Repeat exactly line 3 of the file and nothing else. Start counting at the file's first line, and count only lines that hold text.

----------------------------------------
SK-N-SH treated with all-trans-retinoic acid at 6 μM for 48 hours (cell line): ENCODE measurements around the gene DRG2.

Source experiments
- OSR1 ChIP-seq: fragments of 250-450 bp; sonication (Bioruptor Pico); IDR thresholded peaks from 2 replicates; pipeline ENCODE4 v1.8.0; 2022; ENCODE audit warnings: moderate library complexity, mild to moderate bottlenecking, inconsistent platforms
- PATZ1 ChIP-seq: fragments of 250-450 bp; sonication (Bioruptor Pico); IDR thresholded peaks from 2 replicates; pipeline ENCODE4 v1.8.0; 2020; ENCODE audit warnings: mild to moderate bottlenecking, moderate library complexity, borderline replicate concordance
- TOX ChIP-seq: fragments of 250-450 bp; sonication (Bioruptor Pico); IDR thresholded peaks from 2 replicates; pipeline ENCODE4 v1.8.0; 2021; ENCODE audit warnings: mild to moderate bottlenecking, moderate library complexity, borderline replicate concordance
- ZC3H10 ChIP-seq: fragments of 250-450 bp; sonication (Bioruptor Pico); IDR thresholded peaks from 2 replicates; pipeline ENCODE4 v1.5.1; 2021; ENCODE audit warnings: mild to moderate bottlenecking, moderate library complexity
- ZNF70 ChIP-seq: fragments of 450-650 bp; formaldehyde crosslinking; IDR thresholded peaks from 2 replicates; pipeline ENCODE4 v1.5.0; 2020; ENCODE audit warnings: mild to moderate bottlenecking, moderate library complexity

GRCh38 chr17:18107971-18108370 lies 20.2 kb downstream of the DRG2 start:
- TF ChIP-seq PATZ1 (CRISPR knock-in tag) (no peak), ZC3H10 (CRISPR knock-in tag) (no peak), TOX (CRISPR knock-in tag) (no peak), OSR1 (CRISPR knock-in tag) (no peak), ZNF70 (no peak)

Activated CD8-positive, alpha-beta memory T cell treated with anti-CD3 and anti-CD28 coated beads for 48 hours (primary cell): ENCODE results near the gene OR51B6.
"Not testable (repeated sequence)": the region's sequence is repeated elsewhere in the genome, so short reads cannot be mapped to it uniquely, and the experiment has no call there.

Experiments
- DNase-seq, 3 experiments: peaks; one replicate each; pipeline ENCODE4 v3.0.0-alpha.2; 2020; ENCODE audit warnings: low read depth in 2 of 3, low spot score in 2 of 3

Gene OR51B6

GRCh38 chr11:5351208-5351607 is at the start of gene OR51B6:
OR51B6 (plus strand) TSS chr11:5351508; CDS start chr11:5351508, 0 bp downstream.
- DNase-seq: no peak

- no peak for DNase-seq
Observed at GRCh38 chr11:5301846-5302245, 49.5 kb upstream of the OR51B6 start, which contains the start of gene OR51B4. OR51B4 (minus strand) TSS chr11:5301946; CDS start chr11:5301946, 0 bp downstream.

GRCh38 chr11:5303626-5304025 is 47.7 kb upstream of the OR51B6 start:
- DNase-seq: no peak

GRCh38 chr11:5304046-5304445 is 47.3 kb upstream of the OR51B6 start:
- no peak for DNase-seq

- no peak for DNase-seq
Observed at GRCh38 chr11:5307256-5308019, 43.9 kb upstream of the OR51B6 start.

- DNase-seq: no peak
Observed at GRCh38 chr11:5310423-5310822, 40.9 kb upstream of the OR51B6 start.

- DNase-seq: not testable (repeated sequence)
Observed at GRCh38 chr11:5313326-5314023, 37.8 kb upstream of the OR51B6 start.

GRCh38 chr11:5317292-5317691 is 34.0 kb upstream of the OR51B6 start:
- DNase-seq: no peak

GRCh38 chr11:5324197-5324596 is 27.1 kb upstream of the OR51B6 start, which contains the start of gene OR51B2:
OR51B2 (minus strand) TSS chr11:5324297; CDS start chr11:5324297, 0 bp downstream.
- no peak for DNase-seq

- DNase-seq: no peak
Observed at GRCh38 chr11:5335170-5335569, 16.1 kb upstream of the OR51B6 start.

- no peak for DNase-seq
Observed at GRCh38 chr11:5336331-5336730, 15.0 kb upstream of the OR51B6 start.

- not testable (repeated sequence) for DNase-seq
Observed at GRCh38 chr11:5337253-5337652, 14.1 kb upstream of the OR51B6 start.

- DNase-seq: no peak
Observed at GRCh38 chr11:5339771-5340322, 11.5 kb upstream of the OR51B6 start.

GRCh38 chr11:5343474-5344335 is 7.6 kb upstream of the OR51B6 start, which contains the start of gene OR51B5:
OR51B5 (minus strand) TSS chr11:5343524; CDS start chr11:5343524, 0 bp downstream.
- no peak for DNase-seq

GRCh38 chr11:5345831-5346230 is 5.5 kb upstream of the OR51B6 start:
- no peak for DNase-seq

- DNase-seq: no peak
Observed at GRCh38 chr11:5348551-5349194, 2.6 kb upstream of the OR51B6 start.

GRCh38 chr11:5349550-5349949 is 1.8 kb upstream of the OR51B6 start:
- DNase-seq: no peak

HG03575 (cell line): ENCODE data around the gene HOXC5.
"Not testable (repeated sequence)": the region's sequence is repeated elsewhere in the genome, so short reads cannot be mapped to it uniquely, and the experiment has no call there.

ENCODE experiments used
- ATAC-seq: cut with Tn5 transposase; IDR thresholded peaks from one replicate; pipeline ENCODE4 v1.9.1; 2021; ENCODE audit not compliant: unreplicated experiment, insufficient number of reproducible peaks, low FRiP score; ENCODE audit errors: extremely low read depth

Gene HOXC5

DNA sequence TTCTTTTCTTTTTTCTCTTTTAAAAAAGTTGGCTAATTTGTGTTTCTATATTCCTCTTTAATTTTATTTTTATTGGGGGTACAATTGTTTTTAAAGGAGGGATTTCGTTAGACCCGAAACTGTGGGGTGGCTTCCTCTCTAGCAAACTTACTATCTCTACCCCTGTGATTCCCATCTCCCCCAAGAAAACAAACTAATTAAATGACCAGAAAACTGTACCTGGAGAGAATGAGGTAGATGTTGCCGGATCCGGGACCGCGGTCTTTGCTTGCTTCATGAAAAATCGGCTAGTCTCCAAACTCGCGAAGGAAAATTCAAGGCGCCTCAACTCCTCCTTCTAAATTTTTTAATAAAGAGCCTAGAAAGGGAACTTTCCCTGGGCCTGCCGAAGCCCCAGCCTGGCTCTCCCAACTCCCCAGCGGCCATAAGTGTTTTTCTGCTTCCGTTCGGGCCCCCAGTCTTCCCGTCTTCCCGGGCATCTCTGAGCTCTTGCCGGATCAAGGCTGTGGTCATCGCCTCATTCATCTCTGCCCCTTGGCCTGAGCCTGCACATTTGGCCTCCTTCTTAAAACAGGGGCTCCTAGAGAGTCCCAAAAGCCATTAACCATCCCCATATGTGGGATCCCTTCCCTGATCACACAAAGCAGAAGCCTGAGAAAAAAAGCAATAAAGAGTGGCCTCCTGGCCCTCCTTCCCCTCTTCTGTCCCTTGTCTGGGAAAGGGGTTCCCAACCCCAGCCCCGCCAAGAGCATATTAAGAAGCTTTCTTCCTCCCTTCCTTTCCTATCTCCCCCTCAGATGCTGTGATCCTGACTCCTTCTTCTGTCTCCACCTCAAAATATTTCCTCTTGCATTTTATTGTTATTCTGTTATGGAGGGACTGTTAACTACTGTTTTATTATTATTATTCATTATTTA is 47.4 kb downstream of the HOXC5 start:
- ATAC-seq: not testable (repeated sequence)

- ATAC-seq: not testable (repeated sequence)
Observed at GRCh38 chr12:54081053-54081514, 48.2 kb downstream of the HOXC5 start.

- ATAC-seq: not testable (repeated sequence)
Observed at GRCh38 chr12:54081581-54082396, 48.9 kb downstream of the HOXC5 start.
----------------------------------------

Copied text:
- OSR1 ChIP-seq: fragments of 250-450 bp; sonication (Bioruptor Pico); IDR thresholded peaks from 2 replicates; pipeline ENCODE4 v1.8.0; 2022; ENCODE audit warnings: moderate library complexity, mild to moderate bottlenecking, inconsistent platforms